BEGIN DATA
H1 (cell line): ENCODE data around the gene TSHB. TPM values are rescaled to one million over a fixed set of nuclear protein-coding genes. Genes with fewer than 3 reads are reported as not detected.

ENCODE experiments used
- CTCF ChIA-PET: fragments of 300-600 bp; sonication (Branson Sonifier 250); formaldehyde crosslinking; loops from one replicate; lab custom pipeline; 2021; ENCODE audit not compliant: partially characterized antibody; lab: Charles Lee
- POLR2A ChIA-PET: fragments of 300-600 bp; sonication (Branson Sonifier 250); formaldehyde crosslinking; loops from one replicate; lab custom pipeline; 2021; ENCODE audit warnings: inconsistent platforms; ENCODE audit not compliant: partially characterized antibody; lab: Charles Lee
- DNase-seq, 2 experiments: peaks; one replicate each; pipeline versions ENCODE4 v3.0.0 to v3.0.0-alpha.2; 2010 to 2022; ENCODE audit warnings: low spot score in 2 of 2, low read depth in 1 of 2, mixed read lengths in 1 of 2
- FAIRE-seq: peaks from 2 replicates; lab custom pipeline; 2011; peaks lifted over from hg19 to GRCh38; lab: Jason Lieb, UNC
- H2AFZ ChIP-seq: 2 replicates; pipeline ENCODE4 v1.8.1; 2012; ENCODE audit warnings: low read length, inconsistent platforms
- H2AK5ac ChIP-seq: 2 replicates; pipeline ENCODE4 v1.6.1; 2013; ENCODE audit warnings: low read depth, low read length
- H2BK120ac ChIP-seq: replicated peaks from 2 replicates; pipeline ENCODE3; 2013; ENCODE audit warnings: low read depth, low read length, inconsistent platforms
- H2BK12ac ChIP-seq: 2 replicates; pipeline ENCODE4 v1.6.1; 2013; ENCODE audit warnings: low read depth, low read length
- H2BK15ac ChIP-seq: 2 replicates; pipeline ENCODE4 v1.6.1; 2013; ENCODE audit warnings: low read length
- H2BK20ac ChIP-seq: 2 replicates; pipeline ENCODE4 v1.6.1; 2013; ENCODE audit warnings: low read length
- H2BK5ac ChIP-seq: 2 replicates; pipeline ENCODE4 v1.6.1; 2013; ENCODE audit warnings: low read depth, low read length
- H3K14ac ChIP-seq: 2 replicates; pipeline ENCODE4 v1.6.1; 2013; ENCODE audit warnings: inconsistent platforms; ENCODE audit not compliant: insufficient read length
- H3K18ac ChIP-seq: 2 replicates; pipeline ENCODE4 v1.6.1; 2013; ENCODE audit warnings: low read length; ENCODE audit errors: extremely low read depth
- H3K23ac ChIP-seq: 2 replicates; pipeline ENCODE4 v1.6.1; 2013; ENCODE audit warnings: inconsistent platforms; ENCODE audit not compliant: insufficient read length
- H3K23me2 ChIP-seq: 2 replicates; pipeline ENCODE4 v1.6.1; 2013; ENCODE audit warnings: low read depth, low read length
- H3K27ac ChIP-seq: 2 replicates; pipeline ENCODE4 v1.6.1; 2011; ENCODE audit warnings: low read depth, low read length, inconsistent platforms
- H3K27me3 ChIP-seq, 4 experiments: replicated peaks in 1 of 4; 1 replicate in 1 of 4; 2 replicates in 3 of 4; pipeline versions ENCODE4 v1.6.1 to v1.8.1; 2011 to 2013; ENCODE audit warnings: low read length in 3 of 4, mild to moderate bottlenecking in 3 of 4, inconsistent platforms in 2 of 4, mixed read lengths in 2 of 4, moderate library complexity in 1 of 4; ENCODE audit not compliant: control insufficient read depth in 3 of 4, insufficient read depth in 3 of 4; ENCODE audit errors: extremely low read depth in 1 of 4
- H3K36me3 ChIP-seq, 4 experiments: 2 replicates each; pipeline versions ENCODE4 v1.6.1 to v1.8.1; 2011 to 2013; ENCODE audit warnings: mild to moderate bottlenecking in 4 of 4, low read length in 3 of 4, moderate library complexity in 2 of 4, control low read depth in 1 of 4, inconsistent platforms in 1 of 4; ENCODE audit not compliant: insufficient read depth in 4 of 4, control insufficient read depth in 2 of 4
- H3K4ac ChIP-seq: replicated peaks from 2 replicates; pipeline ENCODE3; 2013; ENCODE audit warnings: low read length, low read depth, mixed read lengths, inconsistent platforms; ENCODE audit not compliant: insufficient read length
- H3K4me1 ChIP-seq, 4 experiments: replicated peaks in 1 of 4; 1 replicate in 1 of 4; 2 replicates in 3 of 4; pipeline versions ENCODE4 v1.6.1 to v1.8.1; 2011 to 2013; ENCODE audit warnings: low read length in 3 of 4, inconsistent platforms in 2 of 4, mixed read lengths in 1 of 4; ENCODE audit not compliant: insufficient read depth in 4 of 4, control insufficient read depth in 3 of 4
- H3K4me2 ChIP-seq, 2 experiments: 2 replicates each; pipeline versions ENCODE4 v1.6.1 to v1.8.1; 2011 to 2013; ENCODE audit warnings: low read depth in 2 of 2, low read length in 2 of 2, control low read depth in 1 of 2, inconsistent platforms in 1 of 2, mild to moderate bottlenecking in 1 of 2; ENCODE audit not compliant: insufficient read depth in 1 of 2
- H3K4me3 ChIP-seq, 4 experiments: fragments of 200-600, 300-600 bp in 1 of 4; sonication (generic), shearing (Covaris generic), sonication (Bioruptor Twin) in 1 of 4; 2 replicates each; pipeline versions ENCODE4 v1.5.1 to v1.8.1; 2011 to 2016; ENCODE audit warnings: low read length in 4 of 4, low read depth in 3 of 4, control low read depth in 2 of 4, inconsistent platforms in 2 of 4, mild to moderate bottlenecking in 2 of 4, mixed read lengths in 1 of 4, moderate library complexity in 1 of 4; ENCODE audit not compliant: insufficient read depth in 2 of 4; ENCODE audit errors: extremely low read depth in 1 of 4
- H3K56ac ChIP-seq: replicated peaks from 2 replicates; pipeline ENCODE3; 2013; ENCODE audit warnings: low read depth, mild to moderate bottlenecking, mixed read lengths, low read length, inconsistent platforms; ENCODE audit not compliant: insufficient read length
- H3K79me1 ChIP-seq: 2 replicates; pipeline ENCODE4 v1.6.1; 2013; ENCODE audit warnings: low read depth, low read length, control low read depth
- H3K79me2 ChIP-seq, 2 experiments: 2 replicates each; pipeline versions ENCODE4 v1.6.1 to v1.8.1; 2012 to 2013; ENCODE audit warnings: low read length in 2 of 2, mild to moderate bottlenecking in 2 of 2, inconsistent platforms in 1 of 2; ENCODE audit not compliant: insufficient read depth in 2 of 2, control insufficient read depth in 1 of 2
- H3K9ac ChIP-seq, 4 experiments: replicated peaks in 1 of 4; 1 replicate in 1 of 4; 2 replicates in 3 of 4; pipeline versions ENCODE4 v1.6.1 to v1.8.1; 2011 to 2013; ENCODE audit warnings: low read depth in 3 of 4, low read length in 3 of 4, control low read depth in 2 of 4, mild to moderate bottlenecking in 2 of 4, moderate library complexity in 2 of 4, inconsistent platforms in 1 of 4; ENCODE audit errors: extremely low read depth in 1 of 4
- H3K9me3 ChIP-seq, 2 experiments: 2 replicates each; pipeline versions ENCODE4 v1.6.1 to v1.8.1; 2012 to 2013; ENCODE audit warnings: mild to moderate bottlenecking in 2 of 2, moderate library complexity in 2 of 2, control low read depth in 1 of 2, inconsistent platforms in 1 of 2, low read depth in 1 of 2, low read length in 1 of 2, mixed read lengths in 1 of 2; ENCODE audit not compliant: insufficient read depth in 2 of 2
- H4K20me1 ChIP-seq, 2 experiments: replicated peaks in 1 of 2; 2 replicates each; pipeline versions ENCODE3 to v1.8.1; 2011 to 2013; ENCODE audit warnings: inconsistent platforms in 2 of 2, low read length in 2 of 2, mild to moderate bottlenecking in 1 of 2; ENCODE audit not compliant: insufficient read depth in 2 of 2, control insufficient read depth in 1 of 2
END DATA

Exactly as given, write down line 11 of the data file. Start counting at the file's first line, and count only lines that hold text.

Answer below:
- H2BK15ac ChIP-seq: 2 replicates; pipeline ENCODE4 v1.6.1; 2013; ENCODE audit warnings: low read length